First Lines: The jeweled forest blurred into a tapestry of color as Evelayn sprinted away from the castle. She whipped past the trees and bushes as though she was made from the wind that pushed at her back.
I received this as an ARC a few weeks back, but I failed at reading it before it came out. C’est la vie. I tried. Anyway, I tried to read it close to its release date at the very least. (It came out May 30th). I loved Sara B. Larson’s prior fantasy series, so I had to give this a try.
It’s Princess Evelayn’s 18th birthday, and she can finally access the magic that runs through her kingdom and through her blood. Everything is brighter and sharper and just more. But what Evelayn wants more than anything is to spend her birthday with her mother, the Queen, who is fighting against King Bain of Dorjhalon on the war front. King Bain, though, is plotting. He wants control of both kingdoms and will do whatever he needs to to get it. When his focus shifts to Evelayn, she’ll have to overcome her fears and her youth to fight against this corrupt king, relying on her advisers and the handsome Lord Tanvir for help. But finding balance between the kingdoms comes with a steep price…is Evelayn still willing?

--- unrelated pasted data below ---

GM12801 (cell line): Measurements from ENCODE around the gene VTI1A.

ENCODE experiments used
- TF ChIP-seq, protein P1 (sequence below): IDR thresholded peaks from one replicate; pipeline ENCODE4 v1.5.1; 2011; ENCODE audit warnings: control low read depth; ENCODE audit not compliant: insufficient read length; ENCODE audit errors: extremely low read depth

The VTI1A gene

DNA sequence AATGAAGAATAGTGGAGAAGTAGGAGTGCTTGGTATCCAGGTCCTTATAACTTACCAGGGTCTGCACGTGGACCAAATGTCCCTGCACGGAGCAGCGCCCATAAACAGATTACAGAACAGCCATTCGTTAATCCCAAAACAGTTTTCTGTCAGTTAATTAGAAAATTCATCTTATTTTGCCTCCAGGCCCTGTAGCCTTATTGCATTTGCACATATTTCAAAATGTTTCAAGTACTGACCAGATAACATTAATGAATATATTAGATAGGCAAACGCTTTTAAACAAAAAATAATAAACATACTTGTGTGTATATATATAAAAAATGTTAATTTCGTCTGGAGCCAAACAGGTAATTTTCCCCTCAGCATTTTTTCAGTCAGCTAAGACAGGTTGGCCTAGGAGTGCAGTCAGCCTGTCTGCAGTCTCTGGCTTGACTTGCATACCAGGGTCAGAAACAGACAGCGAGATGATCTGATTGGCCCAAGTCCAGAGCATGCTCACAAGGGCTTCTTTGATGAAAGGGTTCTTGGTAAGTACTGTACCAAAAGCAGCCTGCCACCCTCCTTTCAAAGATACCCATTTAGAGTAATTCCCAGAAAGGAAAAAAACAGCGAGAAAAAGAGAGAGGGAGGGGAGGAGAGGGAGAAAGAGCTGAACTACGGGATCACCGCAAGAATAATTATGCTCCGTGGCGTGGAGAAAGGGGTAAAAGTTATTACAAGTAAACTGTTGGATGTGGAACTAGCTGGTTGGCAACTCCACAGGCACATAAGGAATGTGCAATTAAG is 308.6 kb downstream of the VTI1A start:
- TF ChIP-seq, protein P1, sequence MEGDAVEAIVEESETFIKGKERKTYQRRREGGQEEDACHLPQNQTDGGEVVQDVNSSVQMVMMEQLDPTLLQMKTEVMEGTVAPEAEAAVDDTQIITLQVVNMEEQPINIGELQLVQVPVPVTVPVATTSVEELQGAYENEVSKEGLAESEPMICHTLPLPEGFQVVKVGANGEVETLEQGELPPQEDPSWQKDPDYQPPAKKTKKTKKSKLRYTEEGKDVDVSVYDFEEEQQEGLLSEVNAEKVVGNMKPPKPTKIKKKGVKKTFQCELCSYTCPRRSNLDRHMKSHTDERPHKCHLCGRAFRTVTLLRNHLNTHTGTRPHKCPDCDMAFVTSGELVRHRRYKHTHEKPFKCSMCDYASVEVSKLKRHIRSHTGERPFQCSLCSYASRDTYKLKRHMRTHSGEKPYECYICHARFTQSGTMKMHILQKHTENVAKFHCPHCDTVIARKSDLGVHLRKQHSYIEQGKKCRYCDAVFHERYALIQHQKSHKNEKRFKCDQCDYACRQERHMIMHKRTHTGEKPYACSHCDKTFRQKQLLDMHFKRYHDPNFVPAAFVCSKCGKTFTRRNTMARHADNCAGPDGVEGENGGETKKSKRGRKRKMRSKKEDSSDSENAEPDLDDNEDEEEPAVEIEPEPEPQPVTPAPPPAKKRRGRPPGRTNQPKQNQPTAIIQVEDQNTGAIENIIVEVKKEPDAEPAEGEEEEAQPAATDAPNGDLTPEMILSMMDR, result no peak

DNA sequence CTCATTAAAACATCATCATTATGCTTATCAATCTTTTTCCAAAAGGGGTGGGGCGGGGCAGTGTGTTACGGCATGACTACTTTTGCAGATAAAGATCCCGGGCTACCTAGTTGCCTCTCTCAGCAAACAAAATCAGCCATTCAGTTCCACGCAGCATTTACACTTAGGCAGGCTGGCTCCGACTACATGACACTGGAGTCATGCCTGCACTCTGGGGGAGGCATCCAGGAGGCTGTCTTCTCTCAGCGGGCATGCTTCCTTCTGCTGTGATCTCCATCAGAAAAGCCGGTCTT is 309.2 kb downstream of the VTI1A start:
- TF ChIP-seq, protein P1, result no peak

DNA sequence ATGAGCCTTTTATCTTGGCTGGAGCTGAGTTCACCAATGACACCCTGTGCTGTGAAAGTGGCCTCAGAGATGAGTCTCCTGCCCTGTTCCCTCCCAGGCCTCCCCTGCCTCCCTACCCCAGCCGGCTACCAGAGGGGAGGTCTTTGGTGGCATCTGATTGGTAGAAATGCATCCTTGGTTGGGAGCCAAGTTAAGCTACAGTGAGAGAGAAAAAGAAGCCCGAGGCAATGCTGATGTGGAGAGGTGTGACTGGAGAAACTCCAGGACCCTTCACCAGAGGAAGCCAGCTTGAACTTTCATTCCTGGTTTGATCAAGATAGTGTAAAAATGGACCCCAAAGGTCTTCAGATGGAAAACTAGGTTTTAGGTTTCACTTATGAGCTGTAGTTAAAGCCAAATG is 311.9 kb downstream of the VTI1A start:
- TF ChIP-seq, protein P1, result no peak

I felt like it took a really long time for this book to get on its feet. The action starts up pretty quickly, but that didn’t mean I understood what was happening. We’re in a fantasy world; we need some time to figure out what’s happening. It doesn’t just happen in a chapter, and that made some of the emotional parts in the beginning feel weird to me. I wasn’t invested in the story or the characters yet. I kept putting it down to do something–anything–else.
I did like the characters. Evelayn is a worthy queen and her friends Tanvir and Ceren are great counterparts to her. Even the enemies were well-written. My only issue with the characters was that the story spent so long telling us that we couldn’t trust anyone that I eventually didn’t trust any of them. So when I found out who we could trust and who we couldn’t, it didn’t pack much of a punch because there was so much distance I’d created between us. It was like the story was trying to tell me not to get too attached from the beginning. So I didn’t.
I felt like a lot of the action was also a bit slow or anticlimactic. Something tense would happen, but then it was quickly resolved. Which is fine a couple of times, but it meant that I didn’t feel a whole lot of reason to keep reading the book. There wasn’t much suspense. The action did pick up in like, the final chapter with some really awesome twists that made me want to pull out my popcorn and settle in. But, like I said, that was the last chapter or so. Not the whole book.
I don’t think Larson is a bad writer. I think she’s actually pretty good at crafting a good story. I just wasn’t particularly sold on this one. I’m not sure if it helped or hurt that I don’t know the story of Swan Lake, which this is based on.